In the 1960s, Swedish people with intellectual disabilitiesDisabilities that affect how you learn and think. People with intellectual disabilities might learn more slowly. got together. They formed their own clubs, where they talked about how they wanted to be treated. Then, the clubs told the world how they wanted to be treated.
This idea spread to other countries! Disabled people got together, and told others what we wanted and needed. We wanted to live at home in our communities, and we wanted to go to school and work with everyone else.
The self-advocacy movementWhen people with intellectual and developmental disabilities fight for our rights. It is a part of the disability rights movement. grew and grew. Disabled people started running disability groups.
We closed a lot of institutions, wrote books about being disabled, and made laws to help disabled people live better lives. We changed the world!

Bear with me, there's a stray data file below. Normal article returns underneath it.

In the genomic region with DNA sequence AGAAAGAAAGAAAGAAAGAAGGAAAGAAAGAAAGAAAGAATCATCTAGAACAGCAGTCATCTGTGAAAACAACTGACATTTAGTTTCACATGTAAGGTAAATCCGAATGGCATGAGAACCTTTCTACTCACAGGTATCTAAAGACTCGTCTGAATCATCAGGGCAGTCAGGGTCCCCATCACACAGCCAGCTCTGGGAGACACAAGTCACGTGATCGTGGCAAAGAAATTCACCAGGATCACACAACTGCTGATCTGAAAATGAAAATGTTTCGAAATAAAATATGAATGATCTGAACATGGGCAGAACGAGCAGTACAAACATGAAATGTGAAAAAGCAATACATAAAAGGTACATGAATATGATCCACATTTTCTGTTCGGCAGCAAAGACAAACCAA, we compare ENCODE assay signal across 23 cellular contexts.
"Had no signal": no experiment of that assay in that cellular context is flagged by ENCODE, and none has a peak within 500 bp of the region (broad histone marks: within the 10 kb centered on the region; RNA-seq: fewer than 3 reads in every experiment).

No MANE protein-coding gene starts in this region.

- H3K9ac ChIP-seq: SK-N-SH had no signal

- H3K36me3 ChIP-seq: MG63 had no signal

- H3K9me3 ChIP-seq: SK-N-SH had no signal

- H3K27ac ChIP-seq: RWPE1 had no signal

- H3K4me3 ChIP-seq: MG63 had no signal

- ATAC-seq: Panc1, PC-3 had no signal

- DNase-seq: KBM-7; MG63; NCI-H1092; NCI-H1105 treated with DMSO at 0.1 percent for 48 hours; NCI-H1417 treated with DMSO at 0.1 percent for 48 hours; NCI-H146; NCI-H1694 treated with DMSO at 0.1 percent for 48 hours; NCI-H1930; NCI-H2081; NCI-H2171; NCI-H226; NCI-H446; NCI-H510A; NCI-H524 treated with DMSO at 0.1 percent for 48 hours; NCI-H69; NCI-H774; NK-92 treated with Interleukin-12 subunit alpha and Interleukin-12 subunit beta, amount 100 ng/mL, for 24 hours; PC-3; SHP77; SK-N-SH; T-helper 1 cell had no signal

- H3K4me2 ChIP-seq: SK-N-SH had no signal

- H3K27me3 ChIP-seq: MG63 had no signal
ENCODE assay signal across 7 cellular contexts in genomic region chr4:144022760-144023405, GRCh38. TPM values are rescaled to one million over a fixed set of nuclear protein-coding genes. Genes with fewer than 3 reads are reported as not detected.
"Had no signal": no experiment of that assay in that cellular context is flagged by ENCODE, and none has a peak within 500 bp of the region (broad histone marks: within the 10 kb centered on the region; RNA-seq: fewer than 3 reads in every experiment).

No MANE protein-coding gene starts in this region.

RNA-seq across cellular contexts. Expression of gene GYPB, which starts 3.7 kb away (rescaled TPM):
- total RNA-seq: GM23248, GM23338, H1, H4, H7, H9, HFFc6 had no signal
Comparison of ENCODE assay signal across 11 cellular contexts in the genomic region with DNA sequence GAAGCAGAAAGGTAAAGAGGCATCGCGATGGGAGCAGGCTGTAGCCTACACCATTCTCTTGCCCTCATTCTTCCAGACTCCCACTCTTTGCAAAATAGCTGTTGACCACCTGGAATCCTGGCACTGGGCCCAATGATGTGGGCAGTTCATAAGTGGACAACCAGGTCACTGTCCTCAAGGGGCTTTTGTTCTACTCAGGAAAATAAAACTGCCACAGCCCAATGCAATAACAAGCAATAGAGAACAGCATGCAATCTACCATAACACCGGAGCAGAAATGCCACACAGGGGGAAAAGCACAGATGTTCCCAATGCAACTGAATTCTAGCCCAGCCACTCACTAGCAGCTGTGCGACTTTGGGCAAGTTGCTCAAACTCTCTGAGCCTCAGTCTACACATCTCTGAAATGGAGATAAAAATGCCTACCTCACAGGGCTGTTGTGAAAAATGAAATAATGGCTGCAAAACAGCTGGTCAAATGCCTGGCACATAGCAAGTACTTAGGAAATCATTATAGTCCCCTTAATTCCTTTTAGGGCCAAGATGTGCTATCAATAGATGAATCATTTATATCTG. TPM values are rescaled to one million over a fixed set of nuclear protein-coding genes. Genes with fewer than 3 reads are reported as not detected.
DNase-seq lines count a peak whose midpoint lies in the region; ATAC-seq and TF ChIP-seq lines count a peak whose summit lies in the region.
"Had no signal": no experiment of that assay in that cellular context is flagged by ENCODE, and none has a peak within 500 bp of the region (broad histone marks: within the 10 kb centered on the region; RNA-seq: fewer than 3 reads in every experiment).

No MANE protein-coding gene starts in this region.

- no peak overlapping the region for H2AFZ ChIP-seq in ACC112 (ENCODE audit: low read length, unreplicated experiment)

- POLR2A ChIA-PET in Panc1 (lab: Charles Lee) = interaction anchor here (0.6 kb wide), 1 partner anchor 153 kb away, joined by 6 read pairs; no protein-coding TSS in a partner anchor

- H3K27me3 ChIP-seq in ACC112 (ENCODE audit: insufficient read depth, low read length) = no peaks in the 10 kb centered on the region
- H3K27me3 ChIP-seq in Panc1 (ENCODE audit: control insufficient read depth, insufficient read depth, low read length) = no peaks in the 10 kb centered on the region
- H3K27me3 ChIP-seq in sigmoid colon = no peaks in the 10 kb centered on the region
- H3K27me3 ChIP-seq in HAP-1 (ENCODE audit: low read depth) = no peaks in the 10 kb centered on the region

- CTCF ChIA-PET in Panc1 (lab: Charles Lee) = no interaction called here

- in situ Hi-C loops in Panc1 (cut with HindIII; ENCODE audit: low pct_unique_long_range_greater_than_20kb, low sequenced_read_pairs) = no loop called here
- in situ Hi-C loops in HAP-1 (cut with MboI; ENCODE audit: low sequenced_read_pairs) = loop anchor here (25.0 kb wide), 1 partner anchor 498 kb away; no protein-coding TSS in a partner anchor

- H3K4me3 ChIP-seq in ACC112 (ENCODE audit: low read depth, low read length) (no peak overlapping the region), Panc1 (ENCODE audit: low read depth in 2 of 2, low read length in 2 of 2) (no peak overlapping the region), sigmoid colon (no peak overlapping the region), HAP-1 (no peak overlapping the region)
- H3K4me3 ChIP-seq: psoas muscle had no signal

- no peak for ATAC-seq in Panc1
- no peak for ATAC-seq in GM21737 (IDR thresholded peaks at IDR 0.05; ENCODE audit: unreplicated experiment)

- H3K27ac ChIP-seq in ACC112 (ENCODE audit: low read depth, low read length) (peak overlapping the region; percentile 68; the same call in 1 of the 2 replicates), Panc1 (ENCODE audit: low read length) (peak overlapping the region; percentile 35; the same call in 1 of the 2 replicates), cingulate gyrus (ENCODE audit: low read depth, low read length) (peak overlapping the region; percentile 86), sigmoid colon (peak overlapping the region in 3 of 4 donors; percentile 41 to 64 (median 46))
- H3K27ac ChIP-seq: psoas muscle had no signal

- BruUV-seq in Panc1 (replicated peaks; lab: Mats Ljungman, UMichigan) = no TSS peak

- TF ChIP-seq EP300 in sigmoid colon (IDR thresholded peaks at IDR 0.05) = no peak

We still have a long way to go, since disabled people still get treated unfairly. We can’t always choose where we live or what help we get. We don’t always have the right to vote. We might not get to choose how we want to spend our money, or have control over who cares for us. But we are still fighting for our rights.
A motto of the self-advocacyStanding up for yourself so you get what you need. movement is “Nothing About Us, Without Us!”. Lots of people talk about us without letting us talk. We should always be part of the conversation, and be in charge of our lives.